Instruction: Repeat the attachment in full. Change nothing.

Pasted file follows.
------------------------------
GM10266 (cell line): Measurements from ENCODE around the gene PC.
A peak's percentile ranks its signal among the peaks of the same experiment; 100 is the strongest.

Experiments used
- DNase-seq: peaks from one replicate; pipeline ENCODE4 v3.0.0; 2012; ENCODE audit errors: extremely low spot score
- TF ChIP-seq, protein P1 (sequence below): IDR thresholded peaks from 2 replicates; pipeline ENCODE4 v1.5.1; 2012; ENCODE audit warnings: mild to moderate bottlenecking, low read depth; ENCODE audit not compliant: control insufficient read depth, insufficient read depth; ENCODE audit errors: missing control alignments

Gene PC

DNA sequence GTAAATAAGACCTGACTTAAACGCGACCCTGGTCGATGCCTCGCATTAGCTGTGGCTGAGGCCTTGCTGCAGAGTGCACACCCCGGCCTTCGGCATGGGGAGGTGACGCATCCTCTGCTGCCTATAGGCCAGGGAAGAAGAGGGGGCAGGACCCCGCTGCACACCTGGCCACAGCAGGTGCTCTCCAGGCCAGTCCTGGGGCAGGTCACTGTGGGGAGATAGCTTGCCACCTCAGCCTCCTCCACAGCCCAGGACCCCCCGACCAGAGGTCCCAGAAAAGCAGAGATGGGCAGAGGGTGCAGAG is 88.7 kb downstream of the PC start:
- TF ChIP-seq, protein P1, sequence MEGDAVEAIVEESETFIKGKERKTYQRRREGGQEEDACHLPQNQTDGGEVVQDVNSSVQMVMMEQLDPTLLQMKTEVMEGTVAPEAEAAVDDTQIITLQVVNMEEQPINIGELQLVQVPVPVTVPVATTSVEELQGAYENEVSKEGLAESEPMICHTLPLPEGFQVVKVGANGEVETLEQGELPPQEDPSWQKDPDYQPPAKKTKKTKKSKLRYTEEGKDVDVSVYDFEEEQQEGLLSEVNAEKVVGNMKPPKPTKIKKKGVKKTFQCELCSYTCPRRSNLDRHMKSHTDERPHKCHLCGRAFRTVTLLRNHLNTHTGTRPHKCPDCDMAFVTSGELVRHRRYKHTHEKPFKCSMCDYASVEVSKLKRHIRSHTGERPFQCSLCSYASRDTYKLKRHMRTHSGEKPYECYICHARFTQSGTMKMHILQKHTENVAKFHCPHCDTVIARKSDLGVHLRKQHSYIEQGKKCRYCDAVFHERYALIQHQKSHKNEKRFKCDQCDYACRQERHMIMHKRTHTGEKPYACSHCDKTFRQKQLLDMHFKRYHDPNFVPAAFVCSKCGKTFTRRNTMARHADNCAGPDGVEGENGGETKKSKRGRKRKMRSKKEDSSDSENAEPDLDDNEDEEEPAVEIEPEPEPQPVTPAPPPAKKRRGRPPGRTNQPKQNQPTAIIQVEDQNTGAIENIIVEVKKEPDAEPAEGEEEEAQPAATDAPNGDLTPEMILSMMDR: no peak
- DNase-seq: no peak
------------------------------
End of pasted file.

GM10266 (cell line): Measurements from ENCODE around the gene PC.
A peak's percentile ranks its signal among the peaks of the same experiment; 100 is the strongest.

Experiments used
- DNase-seq: peaks from one replicate; pipeline ENCODE4 v3.0.0; 2012; ENCODE audit errors: extremely low spot score
- TF ChIP-seq, protein P1 (sequence below): IDR thresholded peaks from 2 replicates; pipeline ENCODE4 v1.5.1; 2012; ENCODE audit warnings: mild to moderate bottlenecking, low read depth; ENCODE audit not compliant: control insufficient read depth, insufficient read depth; ENCODE audit errors: missing control alignments

Gene PC

DNA sequence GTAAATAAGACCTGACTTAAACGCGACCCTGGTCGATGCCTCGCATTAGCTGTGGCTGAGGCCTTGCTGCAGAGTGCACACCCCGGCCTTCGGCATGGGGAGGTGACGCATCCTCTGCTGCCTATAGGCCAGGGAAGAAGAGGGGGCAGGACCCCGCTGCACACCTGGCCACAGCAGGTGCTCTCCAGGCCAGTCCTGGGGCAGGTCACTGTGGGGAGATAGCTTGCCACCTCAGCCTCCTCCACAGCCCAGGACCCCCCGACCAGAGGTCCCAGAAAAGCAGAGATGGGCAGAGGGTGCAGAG is 88.7 kb downstream of the PC start:
- TF ChIP-seq, protein P1, sequence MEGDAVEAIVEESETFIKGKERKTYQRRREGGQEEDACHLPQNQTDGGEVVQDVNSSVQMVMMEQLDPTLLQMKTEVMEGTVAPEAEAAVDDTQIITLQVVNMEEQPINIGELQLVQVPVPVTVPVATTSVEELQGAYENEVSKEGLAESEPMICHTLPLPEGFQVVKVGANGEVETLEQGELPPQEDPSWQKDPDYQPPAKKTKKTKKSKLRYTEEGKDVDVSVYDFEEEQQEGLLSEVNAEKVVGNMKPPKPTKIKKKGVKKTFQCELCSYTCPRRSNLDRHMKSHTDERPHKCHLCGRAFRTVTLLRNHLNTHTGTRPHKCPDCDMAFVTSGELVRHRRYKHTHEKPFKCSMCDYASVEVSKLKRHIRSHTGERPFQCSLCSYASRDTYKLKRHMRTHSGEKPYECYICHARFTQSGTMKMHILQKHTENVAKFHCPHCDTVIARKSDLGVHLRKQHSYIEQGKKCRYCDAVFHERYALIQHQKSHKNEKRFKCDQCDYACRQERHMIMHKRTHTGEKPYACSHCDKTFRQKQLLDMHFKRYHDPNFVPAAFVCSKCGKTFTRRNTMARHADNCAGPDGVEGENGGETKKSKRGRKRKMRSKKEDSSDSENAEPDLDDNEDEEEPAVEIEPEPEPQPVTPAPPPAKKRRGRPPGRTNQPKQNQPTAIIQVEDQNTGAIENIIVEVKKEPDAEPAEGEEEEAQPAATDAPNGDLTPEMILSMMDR: no peak
- DNase-seq: no peak